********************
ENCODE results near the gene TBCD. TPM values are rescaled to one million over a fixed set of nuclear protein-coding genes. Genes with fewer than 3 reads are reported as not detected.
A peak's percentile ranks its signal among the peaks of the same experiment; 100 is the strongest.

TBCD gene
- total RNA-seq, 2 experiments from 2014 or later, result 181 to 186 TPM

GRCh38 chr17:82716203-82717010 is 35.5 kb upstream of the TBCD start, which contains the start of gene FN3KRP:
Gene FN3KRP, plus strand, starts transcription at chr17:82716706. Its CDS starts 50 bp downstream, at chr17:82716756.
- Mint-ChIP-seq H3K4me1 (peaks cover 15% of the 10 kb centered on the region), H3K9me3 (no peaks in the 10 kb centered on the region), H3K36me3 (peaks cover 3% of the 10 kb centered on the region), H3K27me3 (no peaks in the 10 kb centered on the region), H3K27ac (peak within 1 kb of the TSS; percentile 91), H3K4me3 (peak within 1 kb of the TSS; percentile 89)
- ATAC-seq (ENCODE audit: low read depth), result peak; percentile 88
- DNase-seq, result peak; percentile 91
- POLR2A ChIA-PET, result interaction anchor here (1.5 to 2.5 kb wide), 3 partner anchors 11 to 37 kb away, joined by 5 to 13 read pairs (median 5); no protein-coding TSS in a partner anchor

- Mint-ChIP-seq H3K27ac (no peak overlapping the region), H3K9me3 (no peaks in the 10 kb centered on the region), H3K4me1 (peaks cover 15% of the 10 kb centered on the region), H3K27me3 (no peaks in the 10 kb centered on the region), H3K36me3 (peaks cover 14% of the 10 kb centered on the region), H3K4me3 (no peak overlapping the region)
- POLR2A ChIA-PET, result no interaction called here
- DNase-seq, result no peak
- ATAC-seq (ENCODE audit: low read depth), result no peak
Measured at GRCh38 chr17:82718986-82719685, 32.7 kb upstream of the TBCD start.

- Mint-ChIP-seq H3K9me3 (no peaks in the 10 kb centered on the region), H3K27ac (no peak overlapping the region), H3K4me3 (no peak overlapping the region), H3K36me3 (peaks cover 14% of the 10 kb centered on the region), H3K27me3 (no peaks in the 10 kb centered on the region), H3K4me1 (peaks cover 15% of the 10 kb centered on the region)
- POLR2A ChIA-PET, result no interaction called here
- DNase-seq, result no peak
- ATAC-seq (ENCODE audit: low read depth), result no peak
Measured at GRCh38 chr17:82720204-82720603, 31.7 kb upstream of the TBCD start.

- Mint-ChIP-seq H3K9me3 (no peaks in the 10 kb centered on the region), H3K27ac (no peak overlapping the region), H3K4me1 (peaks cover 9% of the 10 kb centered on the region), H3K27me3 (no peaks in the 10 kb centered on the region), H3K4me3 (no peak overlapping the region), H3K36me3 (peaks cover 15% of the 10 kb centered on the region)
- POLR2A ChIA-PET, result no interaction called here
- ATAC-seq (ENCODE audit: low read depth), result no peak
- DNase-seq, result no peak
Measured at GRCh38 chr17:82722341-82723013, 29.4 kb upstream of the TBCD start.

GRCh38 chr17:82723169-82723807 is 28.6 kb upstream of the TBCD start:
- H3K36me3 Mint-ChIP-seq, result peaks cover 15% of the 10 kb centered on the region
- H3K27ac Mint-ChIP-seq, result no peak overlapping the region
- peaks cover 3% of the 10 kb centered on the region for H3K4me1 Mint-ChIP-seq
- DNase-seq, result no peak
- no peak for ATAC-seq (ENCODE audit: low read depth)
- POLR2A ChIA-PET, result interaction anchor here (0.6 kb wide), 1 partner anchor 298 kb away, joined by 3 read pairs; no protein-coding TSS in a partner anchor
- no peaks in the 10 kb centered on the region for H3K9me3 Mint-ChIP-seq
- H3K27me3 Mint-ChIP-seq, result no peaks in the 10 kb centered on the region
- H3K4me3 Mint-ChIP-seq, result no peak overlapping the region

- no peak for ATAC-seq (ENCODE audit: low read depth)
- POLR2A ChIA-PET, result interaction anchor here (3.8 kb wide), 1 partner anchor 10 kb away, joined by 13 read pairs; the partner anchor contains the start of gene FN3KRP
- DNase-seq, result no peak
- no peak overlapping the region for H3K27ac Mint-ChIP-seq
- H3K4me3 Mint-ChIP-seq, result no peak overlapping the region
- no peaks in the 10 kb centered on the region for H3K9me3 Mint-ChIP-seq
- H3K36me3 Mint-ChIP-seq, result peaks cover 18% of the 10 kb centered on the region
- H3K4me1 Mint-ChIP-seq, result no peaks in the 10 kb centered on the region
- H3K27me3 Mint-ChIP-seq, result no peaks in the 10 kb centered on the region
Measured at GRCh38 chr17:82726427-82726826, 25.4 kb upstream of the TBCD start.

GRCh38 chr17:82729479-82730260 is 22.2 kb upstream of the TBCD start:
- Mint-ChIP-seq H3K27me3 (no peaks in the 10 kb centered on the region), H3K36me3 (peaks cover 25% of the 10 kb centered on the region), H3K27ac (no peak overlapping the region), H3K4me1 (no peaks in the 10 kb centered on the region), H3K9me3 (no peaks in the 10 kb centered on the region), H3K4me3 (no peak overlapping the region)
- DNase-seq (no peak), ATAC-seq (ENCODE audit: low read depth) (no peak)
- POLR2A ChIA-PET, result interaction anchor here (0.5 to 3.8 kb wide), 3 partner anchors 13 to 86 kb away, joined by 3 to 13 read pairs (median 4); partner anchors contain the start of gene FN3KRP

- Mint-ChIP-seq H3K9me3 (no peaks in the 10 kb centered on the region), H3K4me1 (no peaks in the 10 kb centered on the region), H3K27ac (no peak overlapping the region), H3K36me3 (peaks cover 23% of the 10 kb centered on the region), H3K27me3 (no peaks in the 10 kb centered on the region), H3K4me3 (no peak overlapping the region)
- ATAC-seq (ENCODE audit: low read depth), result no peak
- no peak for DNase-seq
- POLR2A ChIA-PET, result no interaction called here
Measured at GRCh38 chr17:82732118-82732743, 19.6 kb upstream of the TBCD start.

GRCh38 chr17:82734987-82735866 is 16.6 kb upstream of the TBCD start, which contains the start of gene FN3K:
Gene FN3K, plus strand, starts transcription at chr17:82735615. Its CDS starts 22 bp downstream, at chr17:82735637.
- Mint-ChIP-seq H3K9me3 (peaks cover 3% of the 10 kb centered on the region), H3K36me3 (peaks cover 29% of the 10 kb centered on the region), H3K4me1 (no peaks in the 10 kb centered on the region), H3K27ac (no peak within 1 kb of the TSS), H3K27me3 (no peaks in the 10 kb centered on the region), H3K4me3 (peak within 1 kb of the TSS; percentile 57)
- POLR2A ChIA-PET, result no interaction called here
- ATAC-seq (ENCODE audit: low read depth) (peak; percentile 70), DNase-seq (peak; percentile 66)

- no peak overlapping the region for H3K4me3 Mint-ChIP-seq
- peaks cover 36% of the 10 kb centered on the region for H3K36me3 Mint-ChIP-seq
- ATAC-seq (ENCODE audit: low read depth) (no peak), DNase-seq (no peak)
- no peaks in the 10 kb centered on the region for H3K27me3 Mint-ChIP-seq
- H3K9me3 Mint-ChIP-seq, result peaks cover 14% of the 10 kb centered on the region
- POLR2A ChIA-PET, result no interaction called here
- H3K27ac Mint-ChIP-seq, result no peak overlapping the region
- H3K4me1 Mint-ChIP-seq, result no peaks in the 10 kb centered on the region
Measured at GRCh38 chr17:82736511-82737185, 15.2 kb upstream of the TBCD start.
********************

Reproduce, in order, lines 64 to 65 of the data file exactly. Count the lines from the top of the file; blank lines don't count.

- H3K9me3 Mint-ChIP-seq, result peaks cover 14% of the 10 kb centered on the region
- POLR2A ChIA-PET, result no interaction called here